July 4 is America’s Independence Day celebration. It is a privilege to be a citizen of the United States of America. To pledge allegiance to our flag is an acknowledgement that we belong to a nation of liberty and justice for all. Liberty, of course, means freedom. We are not enslaved to anyone. We are free from despotism, that is, a ruler who has unlimited power. We are a self-governing nation. We the people decide what we want. It is a good system of government, provided the people are pretty much agreed on their values. Times change and so do people’s values. When values do not agree, so much so that they are opposite, then we face division. People fight for their values and do not like it when opposing values rule. Unfortunately, this can lead to anarchy if citizens can no longer get along. Dictatorship can then become one of the options needed to keep peace. If that happens, people’s sense of freedom will depend on the dictator’s values. People may no longer have a voice. Instead of freedom, a once free nation can end in slavery. Americans have fought wars to protect their freedoms; it seems to many Americans that we are now in another war, and who or what will save us from ourselves?

Americans have fought wars to protect their freedoms; it seems to many Americans that we are now in another war, and who or what will save us from ourselves?

There are many ways to be enslaved. Some slavery is imposed by others. In the Bible, we have the example of Egypt making slaves of the Hebrew people, imposing harsh and cruel forced labor on them. Another example is Joseph, an individual mentioned in the Bible who was taken captive and sold for money to become a slave for another man. Imposed slavery does not give persons freedom to live their lives as they would like, rather, they are forced to serve the wishes of their masters.

Freedom for enslaved people can mean different things. It can mean I am free from those masters that enslave me, free to leave and go live my own life. Or, as I have heard some imprisoned people say, “although I am locked in a cell, I am free.” What do they mean? Perhaps freedom for them means they have been forgiven for their crimes and feel free from guilt and shame. It can mean they have forgiven others who have hurt them and they are free from hatred and feelings of vengeance. Their freedom is an inner peace. Freedom can have different definitions. I once heard a person say, “Freedom is not being free to do whatever you want to do, rather freedom is the power to do what is the right and loving thing to do.” We all know there is no such thing as freedom without boundaries.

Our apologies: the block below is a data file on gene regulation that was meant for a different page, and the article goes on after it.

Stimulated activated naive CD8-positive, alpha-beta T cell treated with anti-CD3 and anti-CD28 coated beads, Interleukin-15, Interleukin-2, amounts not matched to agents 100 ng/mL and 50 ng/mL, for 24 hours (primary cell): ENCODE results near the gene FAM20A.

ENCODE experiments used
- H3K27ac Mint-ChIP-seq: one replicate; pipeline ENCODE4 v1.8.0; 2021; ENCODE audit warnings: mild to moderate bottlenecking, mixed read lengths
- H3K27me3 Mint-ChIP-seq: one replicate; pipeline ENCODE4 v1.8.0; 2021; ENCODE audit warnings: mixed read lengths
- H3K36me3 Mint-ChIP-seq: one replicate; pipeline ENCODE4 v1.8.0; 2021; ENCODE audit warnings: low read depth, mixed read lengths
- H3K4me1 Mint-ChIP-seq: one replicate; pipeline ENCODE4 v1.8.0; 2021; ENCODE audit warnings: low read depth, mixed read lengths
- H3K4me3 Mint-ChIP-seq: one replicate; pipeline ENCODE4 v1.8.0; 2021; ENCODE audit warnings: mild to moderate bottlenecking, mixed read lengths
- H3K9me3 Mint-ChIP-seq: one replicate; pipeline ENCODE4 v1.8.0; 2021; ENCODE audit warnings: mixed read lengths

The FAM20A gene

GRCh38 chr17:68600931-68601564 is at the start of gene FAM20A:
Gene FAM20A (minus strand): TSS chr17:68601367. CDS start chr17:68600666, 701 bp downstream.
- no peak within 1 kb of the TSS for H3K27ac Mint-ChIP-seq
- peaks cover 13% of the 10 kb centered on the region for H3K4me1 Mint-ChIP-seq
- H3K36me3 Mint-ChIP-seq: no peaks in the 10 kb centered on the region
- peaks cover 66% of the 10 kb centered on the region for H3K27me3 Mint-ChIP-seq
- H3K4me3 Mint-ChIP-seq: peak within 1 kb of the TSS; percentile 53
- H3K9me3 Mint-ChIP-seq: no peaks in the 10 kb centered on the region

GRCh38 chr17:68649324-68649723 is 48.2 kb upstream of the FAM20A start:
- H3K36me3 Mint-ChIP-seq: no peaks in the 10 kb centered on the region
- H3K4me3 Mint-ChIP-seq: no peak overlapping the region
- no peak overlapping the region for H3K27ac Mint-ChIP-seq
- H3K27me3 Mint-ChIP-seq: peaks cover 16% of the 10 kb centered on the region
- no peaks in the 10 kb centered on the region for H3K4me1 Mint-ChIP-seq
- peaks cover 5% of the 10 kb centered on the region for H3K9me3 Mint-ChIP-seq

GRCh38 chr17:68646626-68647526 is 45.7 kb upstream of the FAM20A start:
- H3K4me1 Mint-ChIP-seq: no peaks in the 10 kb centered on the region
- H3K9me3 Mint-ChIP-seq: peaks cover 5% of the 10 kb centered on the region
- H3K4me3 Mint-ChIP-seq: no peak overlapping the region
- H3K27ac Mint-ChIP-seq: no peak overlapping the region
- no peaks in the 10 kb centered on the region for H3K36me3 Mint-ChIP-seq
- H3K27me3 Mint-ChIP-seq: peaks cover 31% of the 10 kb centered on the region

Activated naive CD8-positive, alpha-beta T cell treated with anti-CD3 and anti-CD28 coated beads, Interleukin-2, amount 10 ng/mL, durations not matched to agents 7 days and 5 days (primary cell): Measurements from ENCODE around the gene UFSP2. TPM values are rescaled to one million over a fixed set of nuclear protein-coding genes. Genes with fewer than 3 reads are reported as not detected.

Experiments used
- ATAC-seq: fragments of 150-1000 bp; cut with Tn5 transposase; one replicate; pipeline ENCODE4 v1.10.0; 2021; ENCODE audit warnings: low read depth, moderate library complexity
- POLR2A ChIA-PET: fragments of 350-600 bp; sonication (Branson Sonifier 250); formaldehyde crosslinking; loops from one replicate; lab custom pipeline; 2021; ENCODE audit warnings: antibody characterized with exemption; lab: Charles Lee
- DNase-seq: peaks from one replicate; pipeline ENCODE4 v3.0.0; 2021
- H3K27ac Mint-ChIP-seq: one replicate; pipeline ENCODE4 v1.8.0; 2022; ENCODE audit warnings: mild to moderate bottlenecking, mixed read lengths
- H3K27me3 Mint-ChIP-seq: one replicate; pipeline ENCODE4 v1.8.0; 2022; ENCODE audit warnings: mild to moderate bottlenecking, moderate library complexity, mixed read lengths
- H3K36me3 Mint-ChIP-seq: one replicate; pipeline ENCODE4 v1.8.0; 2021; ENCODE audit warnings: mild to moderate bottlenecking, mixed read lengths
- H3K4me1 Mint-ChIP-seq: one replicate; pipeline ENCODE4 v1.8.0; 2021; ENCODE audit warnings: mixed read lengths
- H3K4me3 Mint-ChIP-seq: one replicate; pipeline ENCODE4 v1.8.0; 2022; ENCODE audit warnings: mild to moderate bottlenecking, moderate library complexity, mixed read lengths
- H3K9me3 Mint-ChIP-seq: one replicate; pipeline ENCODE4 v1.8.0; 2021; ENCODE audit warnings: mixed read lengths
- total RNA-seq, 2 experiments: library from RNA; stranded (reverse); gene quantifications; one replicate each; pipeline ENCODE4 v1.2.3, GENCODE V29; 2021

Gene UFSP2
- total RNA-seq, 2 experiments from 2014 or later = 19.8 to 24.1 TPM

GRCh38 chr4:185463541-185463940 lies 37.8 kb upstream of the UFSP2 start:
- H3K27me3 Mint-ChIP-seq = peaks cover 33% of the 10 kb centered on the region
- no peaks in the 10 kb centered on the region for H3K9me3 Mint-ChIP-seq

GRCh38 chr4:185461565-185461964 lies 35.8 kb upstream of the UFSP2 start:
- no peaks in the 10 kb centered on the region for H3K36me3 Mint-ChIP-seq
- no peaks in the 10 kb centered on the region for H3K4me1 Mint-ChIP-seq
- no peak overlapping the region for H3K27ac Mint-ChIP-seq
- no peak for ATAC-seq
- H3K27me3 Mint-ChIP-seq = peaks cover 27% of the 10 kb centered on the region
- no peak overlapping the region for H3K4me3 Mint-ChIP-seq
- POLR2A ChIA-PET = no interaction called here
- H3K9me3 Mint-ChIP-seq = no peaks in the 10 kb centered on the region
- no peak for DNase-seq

“Freedom is not being free to do whatever you want to do, rather freedom is the power to do what is the right and loving thing to do.”

Rather than imposed by others, some kinds of slavery can be self-imposed. An individual sent me this note and gave me permission to share it if it would help someone else. The note said, “Though I believed in God, I was living with addictions. Mine was alcohol, but there are many others we addictive people can be trapped in, it could be greed, gambling, drugs, pornography, anything. Our addictions take us away from the Lord. Our family suffers, our friendships suffer, and our livelihood suffers. Our ability to love and care as Jesus wants is non existent. Our human relationships end with some sort of pain, maybe poor health, no security, lack of self-worth, even mental illness. Why? Because we stop caring for others to live for that which is evil, believing it makes us feel good. Ultimately, we hate what we’ve become. This causes those who love us great pain and suffering”. Persons with addictions know what it is like to be a slave to their addictions.

Jesus came from another world into our world. He said that his kingdom was not of this world, but he came into this world to testify to the truth (John 18:36-37). He said that he was a good shepherd who came that we might have life and have it abundantly (John 10:10-11). He came into our world to set enslaved people free. He once said, “If you continue in my word, you will know the truth and the truth will make you free.” Some said to him, “We have never been enslaved to anyone; how is it that you say we will become free?” Jesus replied, “I tell you truly, everyone who commits sin is the slave of sin, so if the son makes you free, you shall be free indeed” (John 8:31-36). When he frees us from the evils that enslave and destroy us, although we still live in this world and are subject to our nation’s laws (Romans 13:1-7), as members of his realm, we learn to live by his truth and love. In his kingdom, freedom from slavery is a privilege enjoyed by all. Opportunity to become citizens in the kingdom of God means that any day can become Independence Day for you and me.

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Jay Ashbaucher is a native of Northwest Ohio and is currently a retired pastor and published author. He holds a Master of Divinity degree from Trinity Evangelical Divinity School in Deerfield, Illinois, and has been a pastor and teacher in Montana for over 44 years. Jay taught grief classes in a hospital setting, and worked for twenty years as a fifth-step counselor and lecturer in an alcoholic-drug treatment center getting to know the hearts of people struggling to get well. While pastoring in Montana, he had enjoyed racquetball, hunting, fishing, and traveling the Big Sky State. Now living in Southeast Michigan, Jay enjoys his family, reading, hiking, golf, time with friends, and time with his fun-to-be-with wife. They have two happily married children and seven grandchildren.